The slide shows that the production line part processing follows a strict step
sequence and that it can be divided into steps that are always carried out in the
same sequence.

Steps

In the first step (#First_Sta_Activate) the station is always activated - according to


the specified #Work_Sequence - where part processing begins (for example, this
would be Station 2 when #Work_Sequence 2 - 3 - 1 is specified) and transport to
the station is started.
Processing advances to the next step as soon as the station signals the end of
processing or requests a transport.
In the following step (#Second_Sta_Activate) the next station is always activated according to the specified #Work_Sequence - (for example, this would be Station 3
when #Work_Sequence 2 - 3 - 1 is specified) and transport to the station is started,
etc.

Actions

In every step, actions must be carried out such that a station must be activated and
a transport to the left or right has to be initiated.
The table (at the bottom of the slide) shows, for each #Work_Sequence, in which
step a transport to the left or the right has to be initiated.

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ST-PRO3
FBs and the Multiple Instance Model

Sequence of Part Processing (According to IEC 61131-3)


Transitions

Steps

Actions
T5

S0
#Initial_Step
#Main_Station_Transp_Req

Initialization

T1
S1
#First_Sta_Activate

N
L

#Sta_X_Activate
#Transp_Req_L / R

T2

#Sta_X_Transp_Req

S2
#Second_Sta_Activate
#Sta_Y_Transp_Req

N
L

#Sta_Y_Activate
#Transp_Req_L / R

T3
S3
#Third_Sta_Activate

#Sta_Z_Transp_Req

#Sta_Z_Activate

#Transp_Req_L / R

#Transp_Req_R

T4
S4
#Go_To_Unload

#Main_Station_Transp_Stop

T5
S0

SIMATIC S7

Date:
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Sequencers

A sequence of operations, or general steps, can be represented as a


sequencer, as shown in the slide, according to the IEC 61131-3 (IEC =
International Electrotechnical Commission). The structure of the sequencer
emulates the exact step-by-step execution, from top to bottom, of the actual
physical process.
The individual steps of the production process are displayed in the middle
column, in the right column the actions that have to be executed in each step of
the process, and in the left column the conditions (transitions) as to when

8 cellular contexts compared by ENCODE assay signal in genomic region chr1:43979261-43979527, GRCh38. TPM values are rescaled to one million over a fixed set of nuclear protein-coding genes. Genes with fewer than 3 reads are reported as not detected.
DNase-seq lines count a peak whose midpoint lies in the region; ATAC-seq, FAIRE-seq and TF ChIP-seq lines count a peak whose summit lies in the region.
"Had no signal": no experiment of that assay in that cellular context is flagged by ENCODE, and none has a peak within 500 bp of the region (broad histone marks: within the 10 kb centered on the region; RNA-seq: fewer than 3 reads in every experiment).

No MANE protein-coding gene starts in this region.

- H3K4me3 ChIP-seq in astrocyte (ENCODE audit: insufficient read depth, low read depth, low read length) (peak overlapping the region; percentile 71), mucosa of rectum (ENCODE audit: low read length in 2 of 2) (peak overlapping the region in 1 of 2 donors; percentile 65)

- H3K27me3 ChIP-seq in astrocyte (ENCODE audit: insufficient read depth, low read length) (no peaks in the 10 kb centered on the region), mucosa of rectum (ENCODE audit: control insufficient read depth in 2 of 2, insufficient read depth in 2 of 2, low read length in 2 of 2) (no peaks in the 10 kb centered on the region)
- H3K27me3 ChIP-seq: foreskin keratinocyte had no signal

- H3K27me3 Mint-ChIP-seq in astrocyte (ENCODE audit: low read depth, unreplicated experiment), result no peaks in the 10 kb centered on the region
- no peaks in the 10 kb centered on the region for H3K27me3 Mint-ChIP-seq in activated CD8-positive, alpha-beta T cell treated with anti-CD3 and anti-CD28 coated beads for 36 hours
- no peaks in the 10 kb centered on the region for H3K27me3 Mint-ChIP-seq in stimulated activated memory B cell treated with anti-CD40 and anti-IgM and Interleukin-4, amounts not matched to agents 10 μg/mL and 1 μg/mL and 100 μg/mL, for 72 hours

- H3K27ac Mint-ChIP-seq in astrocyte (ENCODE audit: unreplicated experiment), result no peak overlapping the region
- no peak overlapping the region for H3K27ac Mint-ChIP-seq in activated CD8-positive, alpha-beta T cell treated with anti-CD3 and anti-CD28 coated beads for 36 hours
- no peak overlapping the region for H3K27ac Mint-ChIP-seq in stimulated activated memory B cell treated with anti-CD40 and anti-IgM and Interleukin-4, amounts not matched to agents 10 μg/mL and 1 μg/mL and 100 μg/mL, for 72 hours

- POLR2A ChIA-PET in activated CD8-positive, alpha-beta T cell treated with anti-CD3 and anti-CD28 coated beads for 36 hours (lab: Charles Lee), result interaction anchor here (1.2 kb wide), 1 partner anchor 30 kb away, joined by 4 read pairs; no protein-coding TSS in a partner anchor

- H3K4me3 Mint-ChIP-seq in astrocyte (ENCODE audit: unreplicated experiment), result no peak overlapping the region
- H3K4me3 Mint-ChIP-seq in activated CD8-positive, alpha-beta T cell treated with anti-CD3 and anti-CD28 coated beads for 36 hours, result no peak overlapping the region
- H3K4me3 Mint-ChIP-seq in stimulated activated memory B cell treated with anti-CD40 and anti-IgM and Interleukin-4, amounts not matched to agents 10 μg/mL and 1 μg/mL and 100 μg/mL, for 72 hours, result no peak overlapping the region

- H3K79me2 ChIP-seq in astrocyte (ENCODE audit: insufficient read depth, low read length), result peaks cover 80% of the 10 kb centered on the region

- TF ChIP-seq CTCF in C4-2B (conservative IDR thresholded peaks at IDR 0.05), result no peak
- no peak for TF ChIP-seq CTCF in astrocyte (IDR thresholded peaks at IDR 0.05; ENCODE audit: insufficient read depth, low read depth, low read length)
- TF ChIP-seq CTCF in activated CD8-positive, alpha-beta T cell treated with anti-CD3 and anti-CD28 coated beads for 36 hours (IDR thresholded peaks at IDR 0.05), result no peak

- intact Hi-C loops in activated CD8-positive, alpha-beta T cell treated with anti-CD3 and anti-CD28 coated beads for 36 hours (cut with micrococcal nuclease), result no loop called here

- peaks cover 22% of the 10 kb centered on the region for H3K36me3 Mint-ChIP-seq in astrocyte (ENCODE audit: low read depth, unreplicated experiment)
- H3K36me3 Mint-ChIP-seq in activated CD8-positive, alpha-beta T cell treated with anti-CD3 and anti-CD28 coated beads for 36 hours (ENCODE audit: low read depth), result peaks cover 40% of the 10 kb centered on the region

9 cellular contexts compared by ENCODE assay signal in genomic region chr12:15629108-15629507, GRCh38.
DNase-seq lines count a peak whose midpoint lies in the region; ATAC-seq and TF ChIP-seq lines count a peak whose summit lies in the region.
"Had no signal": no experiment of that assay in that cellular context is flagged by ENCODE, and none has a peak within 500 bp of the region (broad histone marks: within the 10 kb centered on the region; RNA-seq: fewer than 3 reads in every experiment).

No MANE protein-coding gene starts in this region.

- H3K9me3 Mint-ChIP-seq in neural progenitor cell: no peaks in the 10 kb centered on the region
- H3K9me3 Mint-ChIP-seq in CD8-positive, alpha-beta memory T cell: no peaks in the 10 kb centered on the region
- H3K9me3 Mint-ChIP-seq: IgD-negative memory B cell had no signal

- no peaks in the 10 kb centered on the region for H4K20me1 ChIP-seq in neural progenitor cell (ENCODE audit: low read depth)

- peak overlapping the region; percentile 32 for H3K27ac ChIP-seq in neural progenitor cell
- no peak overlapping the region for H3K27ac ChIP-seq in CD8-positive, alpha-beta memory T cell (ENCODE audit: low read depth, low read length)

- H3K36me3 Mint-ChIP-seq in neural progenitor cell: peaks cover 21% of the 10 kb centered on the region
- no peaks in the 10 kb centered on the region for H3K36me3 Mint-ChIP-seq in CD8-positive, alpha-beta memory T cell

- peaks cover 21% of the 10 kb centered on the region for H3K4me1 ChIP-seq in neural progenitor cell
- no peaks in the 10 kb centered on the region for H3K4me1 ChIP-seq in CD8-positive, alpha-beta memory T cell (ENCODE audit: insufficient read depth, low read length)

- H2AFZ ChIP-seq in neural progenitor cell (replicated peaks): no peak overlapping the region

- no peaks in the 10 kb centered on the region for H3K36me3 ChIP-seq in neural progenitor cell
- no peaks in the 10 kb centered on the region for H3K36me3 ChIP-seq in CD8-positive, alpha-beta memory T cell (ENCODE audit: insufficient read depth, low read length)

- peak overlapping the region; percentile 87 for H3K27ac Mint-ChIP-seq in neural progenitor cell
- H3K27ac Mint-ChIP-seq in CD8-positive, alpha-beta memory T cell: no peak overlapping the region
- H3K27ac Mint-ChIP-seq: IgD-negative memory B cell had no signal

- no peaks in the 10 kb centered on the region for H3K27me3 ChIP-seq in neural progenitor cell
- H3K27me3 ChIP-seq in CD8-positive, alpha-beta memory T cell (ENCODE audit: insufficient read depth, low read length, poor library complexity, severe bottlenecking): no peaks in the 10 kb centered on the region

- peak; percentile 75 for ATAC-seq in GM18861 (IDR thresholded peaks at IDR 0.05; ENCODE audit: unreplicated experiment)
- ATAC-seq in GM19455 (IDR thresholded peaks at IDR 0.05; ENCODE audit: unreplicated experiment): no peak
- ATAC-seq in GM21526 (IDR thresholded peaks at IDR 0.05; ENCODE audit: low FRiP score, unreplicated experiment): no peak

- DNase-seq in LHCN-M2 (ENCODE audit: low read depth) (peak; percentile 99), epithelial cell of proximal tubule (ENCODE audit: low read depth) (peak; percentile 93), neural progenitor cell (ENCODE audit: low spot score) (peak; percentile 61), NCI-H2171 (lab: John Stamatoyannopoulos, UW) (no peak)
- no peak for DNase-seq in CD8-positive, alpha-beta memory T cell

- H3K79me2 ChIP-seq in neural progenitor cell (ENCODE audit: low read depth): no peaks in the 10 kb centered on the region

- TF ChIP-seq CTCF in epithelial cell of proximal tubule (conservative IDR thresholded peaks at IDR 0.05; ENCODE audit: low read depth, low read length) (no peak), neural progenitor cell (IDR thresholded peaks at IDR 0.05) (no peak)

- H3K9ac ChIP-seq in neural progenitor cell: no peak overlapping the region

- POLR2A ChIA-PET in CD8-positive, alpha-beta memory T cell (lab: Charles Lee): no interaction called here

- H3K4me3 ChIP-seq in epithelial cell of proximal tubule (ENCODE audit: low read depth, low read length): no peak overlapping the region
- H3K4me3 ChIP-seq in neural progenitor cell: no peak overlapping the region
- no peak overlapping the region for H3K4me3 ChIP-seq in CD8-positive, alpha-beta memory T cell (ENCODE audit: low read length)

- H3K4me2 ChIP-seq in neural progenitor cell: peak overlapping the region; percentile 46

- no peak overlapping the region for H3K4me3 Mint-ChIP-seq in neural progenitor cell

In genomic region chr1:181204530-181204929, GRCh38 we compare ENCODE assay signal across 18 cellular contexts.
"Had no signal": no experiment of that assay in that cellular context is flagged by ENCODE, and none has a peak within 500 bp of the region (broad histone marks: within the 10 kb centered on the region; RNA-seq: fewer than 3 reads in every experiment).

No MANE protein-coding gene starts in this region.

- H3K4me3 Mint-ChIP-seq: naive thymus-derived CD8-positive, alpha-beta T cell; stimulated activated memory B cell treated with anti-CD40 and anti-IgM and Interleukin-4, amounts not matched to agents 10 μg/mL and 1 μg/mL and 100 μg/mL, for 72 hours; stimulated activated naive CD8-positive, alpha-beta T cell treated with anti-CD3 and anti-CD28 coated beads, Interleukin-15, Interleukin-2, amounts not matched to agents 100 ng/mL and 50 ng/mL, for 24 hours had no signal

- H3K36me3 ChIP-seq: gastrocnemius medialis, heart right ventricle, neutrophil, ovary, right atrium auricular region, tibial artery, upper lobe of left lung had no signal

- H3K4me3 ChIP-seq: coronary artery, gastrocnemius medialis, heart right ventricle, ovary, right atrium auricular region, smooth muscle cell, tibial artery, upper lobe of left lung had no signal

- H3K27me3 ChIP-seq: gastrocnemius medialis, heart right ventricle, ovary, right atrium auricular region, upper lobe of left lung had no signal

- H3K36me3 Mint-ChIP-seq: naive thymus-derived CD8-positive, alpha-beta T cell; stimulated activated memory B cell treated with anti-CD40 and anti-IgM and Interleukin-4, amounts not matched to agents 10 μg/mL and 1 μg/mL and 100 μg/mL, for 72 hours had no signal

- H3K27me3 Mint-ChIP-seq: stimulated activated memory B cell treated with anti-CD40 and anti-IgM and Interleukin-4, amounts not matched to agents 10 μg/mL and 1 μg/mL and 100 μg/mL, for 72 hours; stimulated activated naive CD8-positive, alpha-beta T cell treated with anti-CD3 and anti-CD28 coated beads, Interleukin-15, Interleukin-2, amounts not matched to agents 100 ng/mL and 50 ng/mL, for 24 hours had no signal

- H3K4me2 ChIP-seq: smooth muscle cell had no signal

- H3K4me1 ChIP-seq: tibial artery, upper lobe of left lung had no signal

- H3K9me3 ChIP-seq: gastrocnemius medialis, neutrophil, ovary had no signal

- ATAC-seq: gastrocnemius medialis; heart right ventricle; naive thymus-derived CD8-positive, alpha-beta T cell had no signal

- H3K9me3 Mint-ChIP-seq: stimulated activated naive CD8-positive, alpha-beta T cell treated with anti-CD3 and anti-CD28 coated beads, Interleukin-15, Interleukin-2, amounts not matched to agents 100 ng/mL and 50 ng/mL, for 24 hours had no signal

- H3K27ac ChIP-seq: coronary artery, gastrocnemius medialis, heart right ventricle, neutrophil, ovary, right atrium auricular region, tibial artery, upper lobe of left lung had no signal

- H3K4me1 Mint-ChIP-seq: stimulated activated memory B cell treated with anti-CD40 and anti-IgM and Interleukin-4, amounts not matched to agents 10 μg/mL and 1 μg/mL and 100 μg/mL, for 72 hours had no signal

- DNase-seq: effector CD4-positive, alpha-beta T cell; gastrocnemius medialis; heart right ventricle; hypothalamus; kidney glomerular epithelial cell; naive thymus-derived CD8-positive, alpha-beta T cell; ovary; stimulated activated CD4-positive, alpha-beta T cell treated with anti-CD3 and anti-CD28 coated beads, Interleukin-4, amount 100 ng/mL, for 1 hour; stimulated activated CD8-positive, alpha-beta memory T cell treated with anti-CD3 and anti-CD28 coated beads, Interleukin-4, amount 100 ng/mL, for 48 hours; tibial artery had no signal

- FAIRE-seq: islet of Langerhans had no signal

advancement takes place from one step to the next.

Steps

The production process is divided into a time-ordered sequence of steps. In the


sequencer program, a step variable of the BOOL data type is declared within the
program for every physical step. That way, every step variable represents a
phase of part processing. In "FB_Sequence" these step variables are named
#Initial_Step, #First_/#Second_/#Third_Sta_Activate, and #Go_To_Unload.
In our example of part processing, the step sequence is strictly linear so that at
any particular time only one step can be active.
In more complex production processes, parallel branches, jumps, and loops are
also possible so that several step variables can also be set simultaneously.

Initial Step

The initial step defines the starting point of the sequencer. With #Reset = 1, the
initial step is first of all set without querying for additional conditions.
When the initial step is activated, all other step variables are deactivated or
reset. That is, the sequencer is initialized (action of the initial step). The active
initial step thus supplies the information that no other step is active.

Note

You will find the sequencer program in the FBD language at the end of the
chapter.

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ST-PRO3
FBs and the Multiple Instance Model

Static Variables of "FB_Sequence" (FB 30)


"FB_Sequence"
w#16#231

Work_Sequence

Checking the work sequence


Sorting the parameters / stat Var
Example: #Work_Sequence_231 = true

Work_Seq_Error

Main_Station_Transp_Req
Station_1_Transp_Req

First_Sta_Transp